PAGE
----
Volume 23, Issue 2, 2019
A Practically Useful Metaphysics of Technology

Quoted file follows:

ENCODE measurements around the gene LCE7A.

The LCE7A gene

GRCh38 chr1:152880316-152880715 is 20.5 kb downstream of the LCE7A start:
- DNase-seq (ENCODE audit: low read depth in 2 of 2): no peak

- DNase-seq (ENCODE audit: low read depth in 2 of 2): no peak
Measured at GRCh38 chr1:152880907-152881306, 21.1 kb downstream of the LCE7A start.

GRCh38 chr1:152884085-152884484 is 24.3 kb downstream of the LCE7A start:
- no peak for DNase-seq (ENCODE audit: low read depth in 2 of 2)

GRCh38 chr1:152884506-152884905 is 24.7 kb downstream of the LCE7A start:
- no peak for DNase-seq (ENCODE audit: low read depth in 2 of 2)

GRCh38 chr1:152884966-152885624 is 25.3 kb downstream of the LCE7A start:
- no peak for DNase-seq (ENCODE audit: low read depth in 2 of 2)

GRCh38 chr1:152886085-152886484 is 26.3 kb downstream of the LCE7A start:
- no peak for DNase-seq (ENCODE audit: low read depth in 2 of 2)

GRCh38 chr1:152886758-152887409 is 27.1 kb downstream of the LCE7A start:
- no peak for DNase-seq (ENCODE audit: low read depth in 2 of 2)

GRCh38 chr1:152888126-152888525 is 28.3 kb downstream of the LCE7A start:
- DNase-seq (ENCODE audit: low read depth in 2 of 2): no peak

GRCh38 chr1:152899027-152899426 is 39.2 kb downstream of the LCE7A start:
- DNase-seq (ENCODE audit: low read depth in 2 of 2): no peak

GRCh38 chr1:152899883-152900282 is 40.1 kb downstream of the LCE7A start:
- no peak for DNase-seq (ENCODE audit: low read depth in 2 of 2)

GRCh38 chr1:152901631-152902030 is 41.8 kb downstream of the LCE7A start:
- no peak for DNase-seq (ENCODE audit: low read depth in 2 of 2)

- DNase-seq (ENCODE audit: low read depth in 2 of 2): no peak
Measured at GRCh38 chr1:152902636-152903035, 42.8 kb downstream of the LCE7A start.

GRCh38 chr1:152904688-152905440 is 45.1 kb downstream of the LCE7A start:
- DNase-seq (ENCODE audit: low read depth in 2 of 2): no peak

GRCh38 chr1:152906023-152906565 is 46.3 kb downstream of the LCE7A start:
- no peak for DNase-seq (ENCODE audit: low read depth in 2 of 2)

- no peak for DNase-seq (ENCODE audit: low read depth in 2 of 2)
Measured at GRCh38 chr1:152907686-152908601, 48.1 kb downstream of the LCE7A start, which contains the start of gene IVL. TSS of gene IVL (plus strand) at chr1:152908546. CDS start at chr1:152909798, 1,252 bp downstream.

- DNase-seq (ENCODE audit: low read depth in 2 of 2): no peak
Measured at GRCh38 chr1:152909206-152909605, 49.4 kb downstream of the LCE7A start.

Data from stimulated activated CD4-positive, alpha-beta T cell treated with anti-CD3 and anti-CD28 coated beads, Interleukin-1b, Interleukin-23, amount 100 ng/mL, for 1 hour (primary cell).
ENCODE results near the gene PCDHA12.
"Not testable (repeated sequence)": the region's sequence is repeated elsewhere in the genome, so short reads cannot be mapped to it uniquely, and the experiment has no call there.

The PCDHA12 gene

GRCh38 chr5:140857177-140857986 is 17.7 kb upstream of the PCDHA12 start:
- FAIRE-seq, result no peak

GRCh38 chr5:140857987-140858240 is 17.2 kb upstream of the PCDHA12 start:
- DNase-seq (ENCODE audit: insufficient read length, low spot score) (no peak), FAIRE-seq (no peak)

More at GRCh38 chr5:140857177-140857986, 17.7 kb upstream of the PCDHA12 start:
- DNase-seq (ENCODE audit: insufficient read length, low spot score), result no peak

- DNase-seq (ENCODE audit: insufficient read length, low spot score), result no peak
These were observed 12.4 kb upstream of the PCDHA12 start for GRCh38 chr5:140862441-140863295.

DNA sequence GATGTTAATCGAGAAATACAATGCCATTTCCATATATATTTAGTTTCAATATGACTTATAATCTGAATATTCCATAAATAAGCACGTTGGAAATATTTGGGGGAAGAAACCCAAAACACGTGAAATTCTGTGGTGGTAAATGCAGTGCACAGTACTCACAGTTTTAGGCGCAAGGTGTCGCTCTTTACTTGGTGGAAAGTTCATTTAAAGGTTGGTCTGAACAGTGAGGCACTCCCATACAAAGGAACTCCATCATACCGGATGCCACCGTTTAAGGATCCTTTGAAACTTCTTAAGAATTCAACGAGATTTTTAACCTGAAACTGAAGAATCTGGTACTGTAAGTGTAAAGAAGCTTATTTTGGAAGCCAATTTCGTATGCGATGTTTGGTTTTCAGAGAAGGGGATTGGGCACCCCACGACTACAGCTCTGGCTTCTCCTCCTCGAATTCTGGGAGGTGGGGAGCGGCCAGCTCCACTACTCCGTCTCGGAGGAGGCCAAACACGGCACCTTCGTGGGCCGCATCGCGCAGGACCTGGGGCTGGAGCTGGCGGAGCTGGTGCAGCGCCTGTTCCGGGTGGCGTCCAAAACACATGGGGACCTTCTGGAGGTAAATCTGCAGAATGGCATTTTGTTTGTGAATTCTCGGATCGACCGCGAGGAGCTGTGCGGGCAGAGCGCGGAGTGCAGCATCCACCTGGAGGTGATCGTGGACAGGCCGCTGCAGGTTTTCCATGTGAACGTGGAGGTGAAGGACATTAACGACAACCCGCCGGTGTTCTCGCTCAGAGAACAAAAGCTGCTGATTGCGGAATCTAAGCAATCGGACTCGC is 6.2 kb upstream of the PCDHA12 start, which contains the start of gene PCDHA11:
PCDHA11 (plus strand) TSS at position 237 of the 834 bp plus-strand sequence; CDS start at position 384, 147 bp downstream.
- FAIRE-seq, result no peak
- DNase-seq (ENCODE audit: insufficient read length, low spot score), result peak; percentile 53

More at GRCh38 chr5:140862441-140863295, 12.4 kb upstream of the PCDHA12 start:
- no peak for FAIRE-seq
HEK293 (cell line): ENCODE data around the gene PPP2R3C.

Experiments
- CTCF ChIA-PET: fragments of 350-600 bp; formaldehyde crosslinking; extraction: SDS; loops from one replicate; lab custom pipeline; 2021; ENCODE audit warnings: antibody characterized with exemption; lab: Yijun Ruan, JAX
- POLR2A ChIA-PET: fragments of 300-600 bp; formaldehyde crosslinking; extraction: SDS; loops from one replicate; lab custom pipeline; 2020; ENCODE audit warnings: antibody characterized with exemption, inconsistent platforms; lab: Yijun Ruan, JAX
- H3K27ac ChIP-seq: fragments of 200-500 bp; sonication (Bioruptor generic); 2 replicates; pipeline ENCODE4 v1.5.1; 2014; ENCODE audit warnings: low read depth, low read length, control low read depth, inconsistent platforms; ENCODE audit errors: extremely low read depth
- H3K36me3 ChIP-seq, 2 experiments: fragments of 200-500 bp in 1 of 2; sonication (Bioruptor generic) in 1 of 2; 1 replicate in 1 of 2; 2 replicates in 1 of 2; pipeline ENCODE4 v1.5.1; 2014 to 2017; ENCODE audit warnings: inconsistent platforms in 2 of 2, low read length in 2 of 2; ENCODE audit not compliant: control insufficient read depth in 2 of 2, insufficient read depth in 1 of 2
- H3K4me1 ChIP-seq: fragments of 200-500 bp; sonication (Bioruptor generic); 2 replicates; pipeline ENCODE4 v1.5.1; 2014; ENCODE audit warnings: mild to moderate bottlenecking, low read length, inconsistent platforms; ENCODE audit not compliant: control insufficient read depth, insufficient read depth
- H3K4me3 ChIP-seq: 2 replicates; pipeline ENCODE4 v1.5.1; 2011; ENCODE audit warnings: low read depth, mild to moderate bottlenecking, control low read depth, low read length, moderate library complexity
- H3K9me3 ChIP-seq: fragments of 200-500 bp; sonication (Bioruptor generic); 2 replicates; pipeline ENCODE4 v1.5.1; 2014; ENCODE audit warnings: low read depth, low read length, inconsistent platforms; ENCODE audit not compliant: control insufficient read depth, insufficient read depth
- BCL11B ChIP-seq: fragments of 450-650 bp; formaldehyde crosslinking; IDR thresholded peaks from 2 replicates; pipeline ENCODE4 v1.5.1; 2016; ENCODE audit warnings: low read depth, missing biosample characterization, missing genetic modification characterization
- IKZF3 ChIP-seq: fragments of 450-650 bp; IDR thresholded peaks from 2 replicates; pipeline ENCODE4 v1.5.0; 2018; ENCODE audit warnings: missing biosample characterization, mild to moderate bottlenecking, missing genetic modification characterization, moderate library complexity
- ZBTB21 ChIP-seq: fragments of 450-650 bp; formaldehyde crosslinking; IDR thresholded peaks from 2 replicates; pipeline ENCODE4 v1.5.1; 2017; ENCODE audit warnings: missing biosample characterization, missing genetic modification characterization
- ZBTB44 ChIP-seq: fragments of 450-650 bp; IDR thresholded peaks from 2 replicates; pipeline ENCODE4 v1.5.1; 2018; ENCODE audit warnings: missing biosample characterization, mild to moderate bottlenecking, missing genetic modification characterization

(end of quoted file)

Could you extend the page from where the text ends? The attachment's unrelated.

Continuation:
In the past couple of decades, there has been a tendency to identify the study of artefacts as one of the central subject matters of philosophy of technology. This subject identification relies on a metaphysical distinction between artefacts and non-artefacts, and is supported by the premise that artefacts are philosophically significant in ways that non-artefacts are not. Here it is argued that if we want philosophy of technology to be practically useful, the artefact/non-artefact distinction is a misleading place to start, as this distinction is developed through a metaphysical approach which is of little use for practical decisions and evaluations. Instead, we need to adopt a different metaphysical approach which is practically useful. This alternative approach is called activity realism, as opposed to entity realism in light of which artefacts are defined. Activity realism provides a metaphysical foundation for a practically useful philosophy of technology.